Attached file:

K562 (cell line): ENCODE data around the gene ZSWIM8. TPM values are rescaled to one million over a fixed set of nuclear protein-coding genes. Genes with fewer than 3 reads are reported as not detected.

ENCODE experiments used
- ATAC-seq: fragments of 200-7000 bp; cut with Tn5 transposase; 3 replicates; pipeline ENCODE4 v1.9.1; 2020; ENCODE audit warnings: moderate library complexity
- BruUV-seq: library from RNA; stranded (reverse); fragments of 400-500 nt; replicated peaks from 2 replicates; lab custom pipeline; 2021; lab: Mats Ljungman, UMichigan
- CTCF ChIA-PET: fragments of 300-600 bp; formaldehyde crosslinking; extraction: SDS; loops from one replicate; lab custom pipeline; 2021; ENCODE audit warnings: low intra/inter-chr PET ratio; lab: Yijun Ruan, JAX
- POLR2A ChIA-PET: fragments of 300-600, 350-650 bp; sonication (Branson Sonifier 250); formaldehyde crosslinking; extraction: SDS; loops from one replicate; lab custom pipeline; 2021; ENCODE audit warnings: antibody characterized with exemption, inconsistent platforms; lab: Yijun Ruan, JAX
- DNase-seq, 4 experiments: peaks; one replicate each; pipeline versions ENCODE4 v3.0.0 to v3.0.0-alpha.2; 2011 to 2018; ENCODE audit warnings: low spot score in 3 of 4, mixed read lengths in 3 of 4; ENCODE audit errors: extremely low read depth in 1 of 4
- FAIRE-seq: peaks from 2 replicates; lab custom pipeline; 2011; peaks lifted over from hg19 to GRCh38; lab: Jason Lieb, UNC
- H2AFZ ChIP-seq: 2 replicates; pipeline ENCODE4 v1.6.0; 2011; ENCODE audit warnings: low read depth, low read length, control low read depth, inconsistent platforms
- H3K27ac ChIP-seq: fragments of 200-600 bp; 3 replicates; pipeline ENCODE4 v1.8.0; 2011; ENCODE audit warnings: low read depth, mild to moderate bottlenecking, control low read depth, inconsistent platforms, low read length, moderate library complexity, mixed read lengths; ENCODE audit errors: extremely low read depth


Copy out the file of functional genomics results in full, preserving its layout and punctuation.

K562 (cell line): ENCODE data around the gene ZSWIM8. TPM values are rescaled to one million over a fixed set of nuclear protein-coding genes. Genes with fewer than 3 reads are reported as not detected.

ENCODE experiments used
- ATAC-seq: fragments of 200-7000 bp; cut with Tn5 transposase; 3 replicates; pipeline ENCODE4 v1.9.1; 2020; ENCODE audit warnings: moderate library complexity
- BruUV-seq: library from RNA; stranded (reverse); fragments of 400-500 nt; replicated peaks from 2 replicates; lab custom pipeline; 2021; lab: Mats Ljungman, UMichigan
- CTCF ChIA-PET: fragments of 300-600 bp; formaldehyde crosslinking; extraction: SDS; loops from one replicate; lab custom pipeline; 2021; ENCODE audit warnings: low intra/inter-chr PET ratio; lab: Yijun Ruan, JAX
- POLR2A ChIA-PET: fragments of 300-600, 350-650 bp; sonication (Branson Sonifier 250); formaldehyde crosslinking; extraction: SDS; loops from one replicate; lab custom pipeline; 2021; ENCODE audit warnings: antibody characterized with exemption, inconsistent platforms; lab: Yijun Ruan, JAX
- DNase-seq, 4 experiments: peaks; one replicate each; pipeline versions ENCODE4 v3.0.0 to v3.0.0-alpha.2; 2011 to 2018; ENCODE audit warnings: low spot score in 3 of 4, mixed read lengths in 3 of 4; ENCODE audit errors: extremely low read depth in 1 of 4
- FAIRE-seq: peaks from 2 replicates; lab custom pipeline; 2011; peaks lifted over from hg19 to GRCh38; lab: Jason Lieb, UNC
- H2AFZ ChIP-seq: 2 replicates; pipeline ENCODE4 v1.6.0; 2011; ENCODE audit warnings: low read depth, low read length, control low read depth, inconsistent platforms
- H3K27ac ChIP-seq: fragments of 200-600 bp; 3 replicates; pipeline ENCODE4 v1.8.0; 2011; ENCODE audit warnings: low read depth, mild to moderate bottlenecking, control low read depth, inconsistent platforms, low read length, moderate library complexity, mixed read lengths; ENCODE audit errors: extremely low read depth